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Breach Of Contract...
Breach of contract can be either an actual
breach or an anticipatory breach. An actual
breach of contract occurs where on party
either fails to perform their side of the
contract or performs it improperly. An
anticipatory breach is where one party is due
to perform their part of the contract in the
future and before the date of performance,
they inform the other party they will not be
performing the contract…read more

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Actual Breach...
Non Performance
An example of this is when a party is due to sing at a
concert and will be paid for this. If the singer fails to
come to the concert, then this will be an actual
breach.
In Pilbrow v Pearless de Rougemont & Co (1998) a
man arranged to see a solicitor for advice on a legal
point. His case was not dealt with by a solicitor or
legal executive. When he realised this the man
refused to pay the full bill. The solicitors sued him for
the balance. The court of Appeal held that the
contract was to provide the services of a solicitor. So
even if the advice was correct there was an actual
breach of contract and it had not been performed.…read more

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Actual Breach...
Improper Performance
This occurs where the contract is performed
but not quite as agreed in the contract. An
example is Bunge Corporation v Tradox
Export SA (1981) where a buyer was required
by the contract to give at least 15 days'
notice of readiness to load a ship. In fact the
buyer only gave 13 days' notice. This was
improper performance of the contract.…read more

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Anticipatory Breach...
In some contracts there is an agreement to do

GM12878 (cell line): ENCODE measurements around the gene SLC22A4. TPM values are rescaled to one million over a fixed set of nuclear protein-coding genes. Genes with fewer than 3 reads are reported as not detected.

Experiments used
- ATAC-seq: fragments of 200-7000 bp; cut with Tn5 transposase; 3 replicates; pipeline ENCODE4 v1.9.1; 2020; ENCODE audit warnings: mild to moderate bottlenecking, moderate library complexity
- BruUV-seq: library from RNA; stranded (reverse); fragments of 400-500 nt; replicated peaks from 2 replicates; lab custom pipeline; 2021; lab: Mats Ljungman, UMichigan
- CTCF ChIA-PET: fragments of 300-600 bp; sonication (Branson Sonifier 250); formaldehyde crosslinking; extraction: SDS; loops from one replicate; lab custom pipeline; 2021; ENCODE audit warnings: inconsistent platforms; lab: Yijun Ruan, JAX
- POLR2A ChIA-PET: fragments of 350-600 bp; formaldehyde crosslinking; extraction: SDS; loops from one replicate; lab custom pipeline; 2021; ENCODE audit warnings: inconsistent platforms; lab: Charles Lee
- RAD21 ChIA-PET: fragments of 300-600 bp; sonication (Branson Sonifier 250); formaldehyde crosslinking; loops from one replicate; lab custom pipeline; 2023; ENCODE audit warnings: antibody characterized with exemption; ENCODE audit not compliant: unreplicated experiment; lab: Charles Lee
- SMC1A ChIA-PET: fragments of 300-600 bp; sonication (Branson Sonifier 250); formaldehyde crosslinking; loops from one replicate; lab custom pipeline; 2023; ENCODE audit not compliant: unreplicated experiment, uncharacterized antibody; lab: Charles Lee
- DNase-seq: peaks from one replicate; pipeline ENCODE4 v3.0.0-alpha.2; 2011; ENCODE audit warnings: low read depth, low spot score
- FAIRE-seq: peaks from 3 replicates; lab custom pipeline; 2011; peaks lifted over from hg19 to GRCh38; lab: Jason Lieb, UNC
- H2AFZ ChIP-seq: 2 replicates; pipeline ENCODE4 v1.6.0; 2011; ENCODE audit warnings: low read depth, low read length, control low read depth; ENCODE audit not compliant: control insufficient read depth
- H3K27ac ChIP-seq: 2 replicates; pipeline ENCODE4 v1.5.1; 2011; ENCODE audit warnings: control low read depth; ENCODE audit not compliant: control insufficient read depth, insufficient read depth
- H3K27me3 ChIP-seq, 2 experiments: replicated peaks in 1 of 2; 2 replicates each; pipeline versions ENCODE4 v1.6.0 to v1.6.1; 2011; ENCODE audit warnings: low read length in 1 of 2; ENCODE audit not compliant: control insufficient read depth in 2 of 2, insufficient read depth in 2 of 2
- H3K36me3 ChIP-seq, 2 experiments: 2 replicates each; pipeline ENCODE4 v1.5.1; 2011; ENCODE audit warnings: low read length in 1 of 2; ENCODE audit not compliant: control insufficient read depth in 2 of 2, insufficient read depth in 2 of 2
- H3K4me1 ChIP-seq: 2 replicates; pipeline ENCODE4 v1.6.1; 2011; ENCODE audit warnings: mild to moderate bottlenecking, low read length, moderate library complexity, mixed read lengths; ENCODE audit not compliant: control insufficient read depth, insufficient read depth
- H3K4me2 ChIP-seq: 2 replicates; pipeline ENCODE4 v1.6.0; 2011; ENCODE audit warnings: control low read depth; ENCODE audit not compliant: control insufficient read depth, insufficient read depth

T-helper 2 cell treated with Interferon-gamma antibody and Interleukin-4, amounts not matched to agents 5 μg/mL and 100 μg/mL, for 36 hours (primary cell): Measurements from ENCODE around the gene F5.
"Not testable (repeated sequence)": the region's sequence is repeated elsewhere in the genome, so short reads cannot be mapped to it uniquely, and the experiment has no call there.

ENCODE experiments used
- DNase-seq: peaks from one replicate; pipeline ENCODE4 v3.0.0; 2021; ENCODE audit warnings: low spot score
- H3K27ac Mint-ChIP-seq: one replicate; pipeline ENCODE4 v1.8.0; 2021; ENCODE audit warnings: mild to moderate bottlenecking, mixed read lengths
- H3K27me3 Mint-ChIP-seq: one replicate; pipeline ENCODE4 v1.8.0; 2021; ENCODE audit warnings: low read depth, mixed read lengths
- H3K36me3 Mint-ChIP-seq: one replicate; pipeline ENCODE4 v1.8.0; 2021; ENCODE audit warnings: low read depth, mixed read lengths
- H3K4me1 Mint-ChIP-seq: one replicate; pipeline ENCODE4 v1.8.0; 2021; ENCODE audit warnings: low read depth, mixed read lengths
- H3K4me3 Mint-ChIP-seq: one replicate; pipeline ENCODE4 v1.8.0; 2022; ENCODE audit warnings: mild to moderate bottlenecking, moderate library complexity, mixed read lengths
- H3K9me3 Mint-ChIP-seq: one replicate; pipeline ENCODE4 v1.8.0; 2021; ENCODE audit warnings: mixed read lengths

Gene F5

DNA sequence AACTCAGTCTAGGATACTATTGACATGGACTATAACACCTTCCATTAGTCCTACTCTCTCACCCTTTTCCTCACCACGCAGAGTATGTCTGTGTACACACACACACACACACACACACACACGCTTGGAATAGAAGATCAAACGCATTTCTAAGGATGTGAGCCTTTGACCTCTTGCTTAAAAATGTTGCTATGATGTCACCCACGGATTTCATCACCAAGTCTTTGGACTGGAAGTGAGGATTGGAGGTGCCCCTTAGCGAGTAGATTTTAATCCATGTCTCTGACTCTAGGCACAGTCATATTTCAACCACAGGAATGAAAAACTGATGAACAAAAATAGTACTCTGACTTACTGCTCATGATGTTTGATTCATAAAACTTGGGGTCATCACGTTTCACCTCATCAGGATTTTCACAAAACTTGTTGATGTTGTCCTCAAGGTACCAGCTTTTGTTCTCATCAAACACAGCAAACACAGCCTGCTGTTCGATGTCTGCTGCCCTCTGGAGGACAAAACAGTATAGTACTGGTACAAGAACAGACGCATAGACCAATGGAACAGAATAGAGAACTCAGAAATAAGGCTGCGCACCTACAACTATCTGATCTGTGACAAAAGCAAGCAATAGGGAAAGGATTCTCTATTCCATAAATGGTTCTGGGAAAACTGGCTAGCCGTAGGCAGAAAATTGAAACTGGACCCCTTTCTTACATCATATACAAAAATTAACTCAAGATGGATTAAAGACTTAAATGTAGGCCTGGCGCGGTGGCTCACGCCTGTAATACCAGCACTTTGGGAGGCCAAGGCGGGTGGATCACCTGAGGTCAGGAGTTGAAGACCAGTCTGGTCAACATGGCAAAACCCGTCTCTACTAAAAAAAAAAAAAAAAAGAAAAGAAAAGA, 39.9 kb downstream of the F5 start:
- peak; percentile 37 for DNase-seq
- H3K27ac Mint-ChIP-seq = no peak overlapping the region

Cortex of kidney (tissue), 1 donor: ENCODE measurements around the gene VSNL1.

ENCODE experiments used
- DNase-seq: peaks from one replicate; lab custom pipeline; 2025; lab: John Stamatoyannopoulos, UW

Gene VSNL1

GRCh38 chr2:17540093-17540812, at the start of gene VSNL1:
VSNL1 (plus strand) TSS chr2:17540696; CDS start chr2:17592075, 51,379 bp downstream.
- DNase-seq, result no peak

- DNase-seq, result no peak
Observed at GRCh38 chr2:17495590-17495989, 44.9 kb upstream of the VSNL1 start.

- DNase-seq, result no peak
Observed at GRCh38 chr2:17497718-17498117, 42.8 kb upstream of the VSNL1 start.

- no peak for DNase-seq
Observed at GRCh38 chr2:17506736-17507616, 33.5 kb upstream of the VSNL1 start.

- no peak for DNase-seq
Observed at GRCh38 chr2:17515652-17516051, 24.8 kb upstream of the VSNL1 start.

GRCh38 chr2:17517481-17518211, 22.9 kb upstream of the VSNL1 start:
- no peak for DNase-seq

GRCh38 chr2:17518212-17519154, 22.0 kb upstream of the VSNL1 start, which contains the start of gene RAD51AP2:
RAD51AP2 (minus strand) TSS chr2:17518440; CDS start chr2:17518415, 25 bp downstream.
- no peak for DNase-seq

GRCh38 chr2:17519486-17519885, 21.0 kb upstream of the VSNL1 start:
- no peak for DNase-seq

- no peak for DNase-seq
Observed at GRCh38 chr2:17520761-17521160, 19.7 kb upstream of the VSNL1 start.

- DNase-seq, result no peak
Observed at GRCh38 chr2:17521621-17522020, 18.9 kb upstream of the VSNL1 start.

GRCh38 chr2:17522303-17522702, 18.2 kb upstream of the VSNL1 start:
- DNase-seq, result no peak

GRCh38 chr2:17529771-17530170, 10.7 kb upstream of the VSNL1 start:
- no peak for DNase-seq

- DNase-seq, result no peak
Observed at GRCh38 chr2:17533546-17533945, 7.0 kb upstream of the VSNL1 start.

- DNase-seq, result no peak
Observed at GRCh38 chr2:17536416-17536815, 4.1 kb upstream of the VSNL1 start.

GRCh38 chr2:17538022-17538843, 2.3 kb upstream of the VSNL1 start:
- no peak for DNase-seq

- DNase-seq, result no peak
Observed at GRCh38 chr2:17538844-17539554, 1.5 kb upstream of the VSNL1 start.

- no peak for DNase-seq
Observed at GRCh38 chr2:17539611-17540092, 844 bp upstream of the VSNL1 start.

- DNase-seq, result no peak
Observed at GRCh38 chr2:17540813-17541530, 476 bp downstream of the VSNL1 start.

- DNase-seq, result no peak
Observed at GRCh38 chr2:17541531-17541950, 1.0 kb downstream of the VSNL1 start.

something in the future, for example a band
may agree to perform at a festival on the 15th
of June next year. If in April the band splits and
say they wont be able to do the concert, this is
anticipatory breach. The contract is not due to
be performed until 15th June but the other
person need not wait until then to claim for
breach of contract. He can claim once it has
been made clear that the band will not
perform, that is anticipatory of the breach.…read more

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Holchester v de la Tour (1853)
In this case a man was hired to work as a courier.
The work was dude to start two months after the
contract was made. One month after the making
of the contract, the defendants wrote to the man
cancelling the contract. This was an anticipatory
breach of contract and the man was entitled to
sue the defendants straight away . An important
point in anticipatory breach cases is that the
innocent party can sue for breach of contract
immediately once the breach has occurred. It is not
necessary to wait until the date the contract was
due to be performed.…read more

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